The Future of Environmental Monitoring
Thierry Baussant is a marine biologist with more than 20 years’ experience assessing environmental effects on marine organisms and will be leading the Centre’s second theme on Environmental Quality and Sustainability. This theme will focus on deepening the knowledge base and finding new approaches for environmental monitoring of both existing issues in aquatic production as well as in response to new products or processes that the SUREAQUA Centre may develop.
Most of Thierry’s work has focused on the effects of industrial activities at sea and he is now involved in a number of projects looking at new ways to assess and monitor those impacts. This includes the use of sensors and going outside the lab toward in-situ, real-time monitoring which may be used to target specific issues related to aquaculture such as fish welfare and detecting pathogens for disease prevention.
“Although a focus on the bioeconomy sector is something new for me, it is an interesting area for me because it is a new field and I hope we can transfer some of the knowledge I have acquired in other areas.”
“We will be looking for synergies with things we are already doing at the moment, such as the use of eDNA, (DNA that is extracted from environmental samples such as soil or water), and other projects we have using sensors for monitoring, as well as more traditional methods for monitoring the environment,” says Dr. Baussant. For example, eDNA may have applications for monitoring pathogens or escapes in aquaculture, while Thierry has also collaborated with DTU Nanotech in Denmark on the use of a bioelectronic tongue/lab-on-a-chip technology (see more on this here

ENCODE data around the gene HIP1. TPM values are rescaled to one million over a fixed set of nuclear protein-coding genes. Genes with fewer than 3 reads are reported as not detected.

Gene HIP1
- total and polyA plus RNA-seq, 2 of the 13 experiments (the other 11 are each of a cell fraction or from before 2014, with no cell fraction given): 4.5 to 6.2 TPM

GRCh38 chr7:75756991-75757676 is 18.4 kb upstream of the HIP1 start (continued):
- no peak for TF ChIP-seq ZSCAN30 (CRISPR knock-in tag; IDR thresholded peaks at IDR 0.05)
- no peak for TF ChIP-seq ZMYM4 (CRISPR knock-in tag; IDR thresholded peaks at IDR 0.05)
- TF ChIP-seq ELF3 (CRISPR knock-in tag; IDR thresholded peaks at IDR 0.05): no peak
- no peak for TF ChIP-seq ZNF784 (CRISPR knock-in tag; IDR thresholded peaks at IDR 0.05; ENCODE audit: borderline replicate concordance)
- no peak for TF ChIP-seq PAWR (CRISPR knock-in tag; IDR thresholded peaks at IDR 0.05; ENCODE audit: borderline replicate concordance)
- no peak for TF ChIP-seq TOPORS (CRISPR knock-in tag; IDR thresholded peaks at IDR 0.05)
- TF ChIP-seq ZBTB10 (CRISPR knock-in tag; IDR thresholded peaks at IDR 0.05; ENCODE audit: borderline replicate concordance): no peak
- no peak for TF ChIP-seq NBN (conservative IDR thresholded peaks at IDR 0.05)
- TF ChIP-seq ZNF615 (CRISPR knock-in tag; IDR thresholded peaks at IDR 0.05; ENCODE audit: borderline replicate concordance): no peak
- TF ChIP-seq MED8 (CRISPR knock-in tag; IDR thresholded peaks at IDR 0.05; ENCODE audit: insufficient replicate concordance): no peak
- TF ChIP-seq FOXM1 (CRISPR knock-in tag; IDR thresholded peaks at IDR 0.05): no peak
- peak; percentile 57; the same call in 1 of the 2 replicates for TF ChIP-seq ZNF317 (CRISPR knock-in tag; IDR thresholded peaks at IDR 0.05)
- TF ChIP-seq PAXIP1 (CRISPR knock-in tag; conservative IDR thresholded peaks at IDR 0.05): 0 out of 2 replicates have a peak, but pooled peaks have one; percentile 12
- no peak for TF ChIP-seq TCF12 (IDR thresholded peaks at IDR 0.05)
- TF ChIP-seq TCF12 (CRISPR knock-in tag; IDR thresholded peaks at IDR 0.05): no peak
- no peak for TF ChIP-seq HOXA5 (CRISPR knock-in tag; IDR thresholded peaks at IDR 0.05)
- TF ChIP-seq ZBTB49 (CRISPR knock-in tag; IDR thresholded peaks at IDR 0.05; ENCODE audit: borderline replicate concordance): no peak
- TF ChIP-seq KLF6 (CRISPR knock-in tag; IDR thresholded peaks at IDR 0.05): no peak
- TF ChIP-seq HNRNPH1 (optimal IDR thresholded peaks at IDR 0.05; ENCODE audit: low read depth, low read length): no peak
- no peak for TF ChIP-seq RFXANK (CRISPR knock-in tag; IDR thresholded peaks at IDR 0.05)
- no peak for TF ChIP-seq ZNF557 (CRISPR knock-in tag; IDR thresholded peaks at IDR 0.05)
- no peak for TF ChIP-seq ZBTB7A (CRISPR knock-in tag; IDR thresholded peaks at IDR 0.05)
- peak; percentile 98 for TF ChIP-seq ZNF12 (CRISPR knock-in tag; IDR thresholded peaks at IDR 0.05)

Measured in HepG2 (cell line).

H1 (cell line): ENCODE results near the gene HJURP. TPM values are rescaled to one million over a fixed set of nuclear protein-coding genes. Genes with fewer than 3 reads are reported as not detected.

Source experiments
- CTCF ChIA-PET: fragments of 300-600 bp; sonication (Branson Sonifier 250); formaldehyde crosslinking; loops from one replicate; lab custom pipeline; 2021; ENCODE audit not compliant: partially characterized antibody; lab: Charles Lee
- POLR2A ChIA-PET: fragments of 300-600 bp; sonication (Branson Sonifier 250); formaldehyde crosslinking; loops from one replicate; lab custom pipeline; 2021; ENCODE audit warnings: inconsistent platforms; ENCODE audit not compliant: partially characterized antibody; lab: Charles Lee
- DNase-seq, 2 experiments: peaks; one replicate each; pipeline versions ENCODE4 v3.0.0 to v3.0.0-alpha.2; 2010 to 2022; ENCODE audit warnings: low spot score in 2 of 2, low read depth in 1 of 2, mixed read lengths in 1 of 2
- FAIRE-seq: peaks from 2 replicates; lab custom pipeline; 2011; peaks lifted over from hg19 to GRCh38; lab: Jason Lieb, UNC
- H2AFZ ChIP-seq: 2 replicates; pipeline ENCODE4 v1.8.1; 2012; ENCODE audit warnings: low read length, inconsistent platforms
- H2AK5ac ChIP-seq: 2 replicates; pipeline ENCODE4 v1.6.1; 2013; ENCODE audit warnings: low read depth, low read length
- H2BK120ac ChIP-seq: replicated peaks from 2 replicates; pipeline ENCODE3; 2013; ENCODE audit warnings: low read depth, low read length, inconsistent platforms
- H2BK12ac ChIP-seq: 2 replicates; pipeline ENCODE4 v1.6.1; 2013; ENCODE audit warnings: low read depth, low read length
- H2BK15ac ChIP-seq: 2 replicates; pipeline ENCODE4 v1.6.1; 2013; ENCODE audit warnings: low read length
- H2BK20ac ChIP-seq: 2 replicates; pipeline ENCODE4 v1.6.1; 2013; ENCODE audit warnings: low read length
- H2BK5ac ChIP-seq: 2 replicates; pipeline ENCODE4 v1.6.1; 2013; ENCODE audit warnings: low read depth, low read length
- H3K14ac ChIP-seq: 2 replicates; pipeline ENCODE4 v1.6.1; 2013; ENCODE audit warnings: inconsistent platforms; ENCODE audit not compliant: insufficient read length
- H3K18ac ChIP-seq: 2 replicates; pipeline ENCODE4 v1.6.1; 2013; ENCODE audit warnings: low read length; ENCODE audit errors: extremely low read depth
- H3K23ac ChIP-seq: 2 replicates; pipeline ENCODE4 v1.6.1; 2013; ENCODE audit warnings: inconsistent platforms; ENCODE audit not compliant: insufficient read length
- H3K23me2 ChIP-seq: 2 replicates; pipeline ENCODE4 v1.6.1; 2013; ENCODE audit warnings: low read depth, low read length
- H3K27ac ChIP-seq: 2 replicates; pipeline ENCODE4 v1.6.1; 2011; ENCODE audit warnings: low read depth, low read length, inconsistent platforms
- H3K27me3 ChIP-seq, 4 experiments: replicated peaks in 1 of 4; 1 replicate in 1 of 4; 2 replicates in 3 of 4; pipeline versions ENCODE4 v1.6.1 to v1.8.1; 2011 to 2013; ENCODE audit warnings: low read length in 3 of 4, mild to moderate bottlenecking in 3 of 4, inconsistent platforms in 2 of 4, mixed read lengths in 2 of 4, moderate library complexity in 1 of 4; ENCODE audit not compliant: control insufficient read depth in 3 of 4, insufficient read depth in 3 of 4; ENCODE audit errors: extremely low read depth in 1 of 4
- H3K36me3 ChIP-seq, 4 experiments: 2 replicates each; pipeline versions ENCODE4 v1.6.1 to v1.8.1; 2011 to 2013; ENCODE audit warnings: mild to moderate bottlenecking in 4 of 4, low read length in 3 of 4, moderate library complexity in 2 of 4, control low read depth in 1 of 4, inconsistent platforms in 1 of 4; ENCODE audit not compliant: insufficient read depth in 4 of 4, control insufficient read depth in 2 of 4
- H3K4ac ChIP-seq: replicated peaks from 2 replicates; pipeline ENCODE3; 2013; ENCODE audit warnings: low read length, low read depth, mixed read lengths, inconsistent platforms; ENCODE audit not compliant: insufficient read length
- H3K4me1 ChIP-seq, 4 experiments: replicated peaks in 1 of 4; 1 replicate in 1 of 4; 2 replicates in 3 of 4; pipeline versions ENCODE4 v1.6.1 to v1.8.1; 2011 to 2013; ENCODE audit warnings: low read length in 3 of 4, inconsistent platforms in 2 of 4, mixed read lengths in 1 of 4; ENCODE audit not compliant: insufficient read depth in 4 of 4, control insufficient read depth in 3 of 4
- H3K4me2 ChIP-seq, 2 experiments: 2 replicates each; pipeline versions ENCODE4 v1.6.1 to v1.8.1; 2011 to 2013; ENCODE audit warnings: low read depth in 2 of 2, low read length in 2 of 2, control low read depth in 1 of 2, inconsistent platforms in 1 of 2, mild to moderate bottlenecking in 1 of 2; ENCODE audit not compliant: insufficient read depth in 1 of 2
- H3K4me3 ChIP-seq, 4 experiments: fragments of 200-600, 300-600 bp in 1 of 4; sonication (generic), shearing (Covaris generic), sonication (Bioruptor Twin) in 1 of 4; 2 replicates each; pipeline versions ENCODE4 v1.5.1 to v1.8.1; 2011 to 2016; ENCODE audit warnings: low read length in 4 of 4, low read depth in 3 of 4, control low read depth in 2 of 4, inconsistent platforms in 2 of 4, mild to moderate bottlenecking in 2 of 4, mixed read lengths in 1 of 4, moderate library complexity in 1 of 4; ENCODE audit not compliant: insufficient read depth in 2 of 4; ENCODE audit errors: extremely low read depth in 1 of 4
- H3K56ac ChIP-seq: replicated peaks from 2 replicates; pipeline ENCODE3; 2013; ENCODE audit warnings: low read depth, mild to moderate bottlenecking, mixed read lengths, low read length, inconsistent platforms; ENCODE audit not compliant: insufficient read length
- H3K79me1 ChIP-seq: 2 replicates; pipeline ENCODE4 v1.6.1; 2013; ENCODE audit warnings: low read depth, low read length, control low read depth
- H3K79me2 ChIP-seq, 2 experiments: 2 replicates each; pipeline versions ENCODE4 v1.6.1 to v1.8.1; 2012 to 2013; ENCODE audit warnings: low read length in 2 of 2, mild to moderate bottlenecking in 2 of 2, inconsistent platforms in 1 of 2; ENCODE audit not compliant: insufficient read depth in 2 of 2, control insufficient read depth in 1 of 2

) in a former project. He is looking forward to resuming and developing this collaboration further. Thierry continues to explain that, “Real time sensors will be an important element in the future of environmental monitoring. It will be important to end-users, producers, and farmers, whichever stakeholder is involved, to have systems in place for rapid feedback of data so that they are in a position to counteract any unexpected effects.”
“What I like is that there is … a nice mix of people with different interests and different roles.”
“What I like about SUREAQUA is that there is a consortium of research institutes, applied research, basic research and industry, as well as some authorities and NGOs. It is a nice mix of people with different interests and different roles,” says Thierry. His hope is to develop something here that will be of strategic interest for future collaborations as well, and envisions the Centre building bridges between a myriad of players.
Thierry began his work in ecotoxicology in 1996, and is now Chief Scientist of the Marine Environment section at the International Research Institute of Stavanger. His recent research has focussed on real-time environmental monitoring using sensor and biosensor technologies. Thierry will be coordinating SUREAQUA’s theme on Environmental Quality and Sustainability.
Image acknowledgements: Kallen